When it comes to shopping, how do you shop? Do you shop just because you like it and fancy something new? Or do you plan out your wardrobe and search for missing pieces? Do you only shop during a sale? Do you prefer the op shops and Ebay or the high street? Or do you shop online or face the crowds in person?
When did shopping get so difficult?! For me, I tend to shop when I need something, to complete my wardrobe and I prefer to do this online as most of the time they don’t have what I want in my size. But to add an extra layer of complexity to the task, I’ve also been trying to make a capsule wardrobe (in keeping with my minimalistic way of living).
What is a capsule wardrobe?
A capsule wardrobe is a compact, concise wardrobe of about 30 pieces (although the number can be set by you) of coordinating colours. What is considered as counted items in this list depends on the person. For example shoes are sometimes counted in the mix or left out but underwear, pyjamas and sportswear are generally left out the mix. That’s not to say you can go nuts with the count of these items but the emphasis on those items are more based on need and use rather than coordination.
Many people have blogged about this concept, but I believe the concept started in 2010 with Project 333. The idea behind Project 333 was that you limit your wardrobe to 33 items for 3 months. You can read more about Project 333 here .
Since Project 333, many other women sick of looking at their wardrobe and uttering the words ‘I have nothing to wear’ have also embarked on the capsule wardrobe journey. You can read about Caroline Rector’s capsule experiment here on her blog ‘Unfancy’.
Why start a capsule wardrobe?
So why would anyone make the task of shopping a complicated chore? Well for me it started when we were moving from Qatar. I had already reduced my wardrobe due to the desert climate and the laws of land requiring women to dress more conservatively. What’s more, I struggled to add to my wardrobe in Qatar as the shopping was very limiting. I had better luck in nearby Dubai but then rarely had the occasion to wear any new finds. And so my spending was practically non-existent and I functioned for a year on a very limited wardrobe. So when it came time for me to have to move again, I looked at my wardrobe of clothes where I probably only wore 10 % all year and thought ‘things have got to change’. And with that thought, I sorted and sifted through my clothes, ruthlessly chucking items that had not served me well the past few years.
I have to admit, the end result felt good. I had a concise wardrobe of clothes I actually wore. And best of all, when I went back to Europe in the summer I got to spend a little bit more on a few select pieces that I knew I would wear more than once.
Benefits of a Capsule Wardrobe
The benefits of a capsule wardrobe are endless. For starters you save time when getting ready because you know that everything in your wardrobe goes together. You also save money by not needing to buy as many clothes as you think and only investing in key pieces that you will use more frequently. And if those two reasons weren’t enough, I personally love the space I save in my wardrobe and doing laundry. Less is better!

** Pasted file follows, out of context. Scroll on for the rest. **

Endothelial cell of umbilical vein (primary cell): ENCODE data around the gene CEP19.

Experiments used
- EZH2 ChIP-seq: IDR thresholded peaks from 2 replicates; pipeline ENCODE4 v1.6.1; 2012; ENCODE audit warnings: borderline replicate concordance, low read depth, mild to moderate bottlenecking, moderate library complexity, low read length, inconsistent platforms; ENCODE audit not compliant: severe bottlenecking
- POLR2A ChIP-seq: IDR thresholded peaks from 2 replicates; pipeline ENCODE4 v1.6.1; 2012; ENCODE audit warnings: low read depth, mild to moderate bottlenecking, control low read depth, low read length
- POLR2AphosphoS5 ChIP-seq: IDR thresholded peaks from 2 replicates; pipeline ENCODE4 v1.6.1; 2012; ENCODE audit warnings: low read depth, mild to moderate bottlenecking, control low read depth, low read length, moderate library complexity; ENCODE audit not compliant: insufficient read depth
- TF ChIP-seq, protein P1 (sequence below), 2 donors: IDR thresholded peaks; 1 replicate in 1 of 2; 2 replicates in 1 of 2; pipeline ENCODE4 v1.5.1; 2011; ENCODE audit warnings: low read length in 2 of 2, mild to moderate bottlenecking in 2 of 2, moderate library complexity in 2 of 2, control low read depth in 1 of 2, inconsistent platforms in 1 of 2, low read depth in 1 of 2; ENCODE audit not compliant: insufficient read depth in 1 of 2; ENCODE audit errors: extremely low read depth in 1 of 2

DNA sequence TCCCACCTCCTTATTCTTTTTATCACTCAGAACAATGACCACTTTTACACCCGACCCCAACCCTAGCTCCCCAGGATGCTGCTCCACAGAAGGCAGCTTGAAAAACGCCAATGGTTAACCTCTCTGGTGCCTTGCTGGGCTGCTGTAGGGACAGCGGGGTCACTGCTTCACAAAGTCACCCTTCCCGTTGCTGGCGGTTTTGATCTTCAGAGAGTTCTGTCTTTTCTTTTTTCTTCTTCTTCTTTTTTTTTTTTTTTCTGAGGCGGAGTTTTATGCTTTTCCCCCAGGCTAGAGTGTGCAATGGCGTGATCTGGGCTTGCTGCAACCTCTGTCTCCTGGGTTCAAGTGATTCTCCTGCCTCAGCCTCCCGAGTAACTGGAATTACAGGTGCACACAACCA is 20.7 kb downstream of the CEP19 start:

How to start a capsule wardrobe?
If the idea of living with a more intentional wardrobe, never having to worry about not having things to wear and knowing that everything in your closet gets worn more than once appeals to you, here’s how you to start yourself on the capsule wardrobe journey.
Clear out your wardrobe. Now there’s clearing out your wardrobe and there’s CLEANING out your wardrobe. The best method is to actually empty your entire wardrobe out.
You then need to create some piles. I started with three piles. The love it, hate it and maybe piles.
From the love it pile, take a look at what has been working for you. Also take note of what colours you tend to be drawn to. These are the colours you like, that you feel make you look best and so you gravitate towards them more often. I even went so far as to look up some colour palettes that would suit my skin tone to help create a capsule wardrobe. Remember the clothes and colours in your wardrobe have to compliment each other. There are tons of colour palette ideas on Pinterest so take a look.
Before getting rid of the hate pile, take a look at what hasn’t been working for you. Be it colours or cuts. These are things you want to avoid when shopping again. Get rid of the unwanted, shelf the maybes and create some room for your love it pile. Most people recommend not going shopping right away to see how what you have left is working for you. I would agree with this. As then you can see what is missing.
It also helps to use a wardrobe planner to figure out what your style is and what type of clothing you should be investing in. For example, if you hardly ever go out and tend to have more casual social affairs, then you would spend more of your wardrobe on the casual. Or when thinking about your style, if you are more of a jeans girl than dress girl then you may have more pairs of jeans than other people’s capsule wardrobe. Check out Caroline’s capsule wardrobe planner and give it a go.
Building your capsule wardrobe
After living practically on the equator for the last two years, I’m about to experience my first Autumn/Winter in a while. And so I’ve been hitting the shops trying to build my Autumn/Winter capsule wardrobe. So far I haven’t had much success. But I’m hoping I’ll have better luck online. Although I could buy items of clothing on offer here, I am thinking carefully about what works for me, my body and my lifestyle. And so making a purchase takes a little more time and consideration. My capsule wardrobe experiment is still an ever evolving process, but I’m loving my clothes so much more and feel like I make much better decisions.
Would you try a capsule wardrobe?